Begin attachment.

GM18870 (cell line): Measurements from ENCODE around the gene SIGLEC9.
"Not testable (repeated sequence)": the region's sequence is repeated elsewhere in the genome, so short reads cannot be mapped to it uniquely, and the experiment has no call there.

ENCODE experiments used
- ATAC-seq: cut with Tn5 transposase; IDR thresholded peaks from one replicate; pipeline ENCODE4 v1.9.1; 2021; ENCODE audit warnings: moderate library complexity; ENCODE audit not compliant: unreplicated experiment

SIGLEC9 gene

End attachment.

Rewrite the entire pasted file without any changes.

GM18870 (cell line): Measurements from ENCODE around the gene SIGLEC9.
"Not testable (repeated sequence)": the region's sequence is repeated elsewhere in the genome, so short reads cannot be mapped to it uniquely, and the experiment has no call there.

ENCODE experiments used
- ATAC-seq: cut with Tn5 transposase; IDR thresholded peaks from one replicate; pipeline ENCODE4 v1.9.1; 2021; ENCODE audit warnings: moderate library complexity; ENCODE audit not compliant: unreplicated experiment

SIGLEC9 gene